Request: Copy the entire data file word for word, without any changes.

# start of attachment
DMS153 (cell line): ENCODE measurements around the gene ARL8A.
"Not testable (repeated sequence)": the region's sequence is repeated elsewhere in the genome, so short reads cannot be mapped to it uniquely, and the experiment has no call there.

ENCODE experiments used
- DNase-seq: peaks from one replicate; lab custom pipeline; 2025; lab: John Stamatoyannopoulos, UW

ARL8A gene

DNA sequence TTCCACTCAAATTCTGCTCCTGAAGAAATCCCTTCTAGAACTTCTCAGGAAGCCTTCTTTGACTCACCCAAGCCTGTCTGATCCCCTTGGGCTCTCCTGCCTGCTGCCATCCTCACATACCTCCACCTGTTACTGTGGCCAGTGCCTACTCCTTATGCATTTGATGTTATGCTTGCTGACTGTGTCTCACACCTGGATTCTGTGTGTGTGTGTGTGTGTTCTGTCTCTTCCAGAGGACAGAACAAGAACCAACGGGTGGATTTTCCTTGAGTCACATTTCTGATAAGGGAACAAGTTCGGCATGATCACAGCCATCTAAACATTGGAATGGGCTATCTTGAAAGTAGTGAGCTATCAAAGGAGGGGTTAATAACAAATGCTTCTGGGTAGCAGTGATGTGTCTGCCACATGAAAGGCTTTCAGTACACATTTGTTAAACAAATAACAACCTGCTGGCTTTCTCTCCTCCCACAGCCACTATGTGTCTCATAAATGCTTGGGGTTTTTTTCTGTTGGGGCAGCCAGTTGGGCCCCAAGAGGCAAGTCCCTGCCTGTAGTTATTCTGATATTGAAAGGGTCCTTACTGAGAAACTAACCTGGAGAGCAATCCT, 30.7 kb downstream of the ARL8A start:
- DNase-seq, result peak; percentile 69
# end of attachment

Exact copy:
DMS153 (cell line): ENCODE measurements around the gene ARL8A.
"Not testable (repeated sequence)": the region's sequence is repeated elsewhere in the genome, so short reads cannot be mapped to it uniquely, and the experiment has no call there.

ENCODE experiments used
- DNase-seq: peaks from one replicate; lab custom pipeline; 2025; lab: John Stamatoyannopoulos, UW

ARL8A gene

DNA sequence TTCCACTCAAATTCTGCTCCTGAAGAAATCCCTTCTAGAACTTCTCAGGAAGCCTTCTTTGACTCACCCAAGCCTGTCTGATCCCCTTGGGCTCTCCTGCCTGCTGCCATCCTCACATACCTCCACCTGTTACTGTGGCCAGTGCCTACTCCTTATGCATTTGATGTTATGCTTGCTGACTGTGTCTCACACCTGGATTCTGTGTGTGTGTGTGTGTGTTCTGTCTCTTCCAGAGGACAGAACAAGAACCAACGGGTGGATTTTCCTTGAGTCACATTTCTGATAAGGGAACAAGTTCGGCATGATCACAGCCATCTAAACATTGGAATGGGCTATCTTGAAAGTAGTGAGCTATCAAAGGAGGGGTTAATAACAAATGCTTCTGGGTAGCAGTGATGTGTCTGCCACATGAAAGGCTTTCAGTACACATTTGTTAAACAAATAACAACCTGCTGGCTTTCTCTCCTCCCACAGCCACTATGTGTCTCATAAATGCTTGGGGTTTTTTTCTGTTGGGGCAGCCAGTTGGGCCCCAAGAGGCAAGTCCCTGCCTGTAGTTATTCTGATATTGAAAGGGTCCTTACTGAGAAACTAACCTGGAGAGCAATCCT, 30.7 kb downstream of the ARL8A start:
- DNase-seq, result peak; percentile 69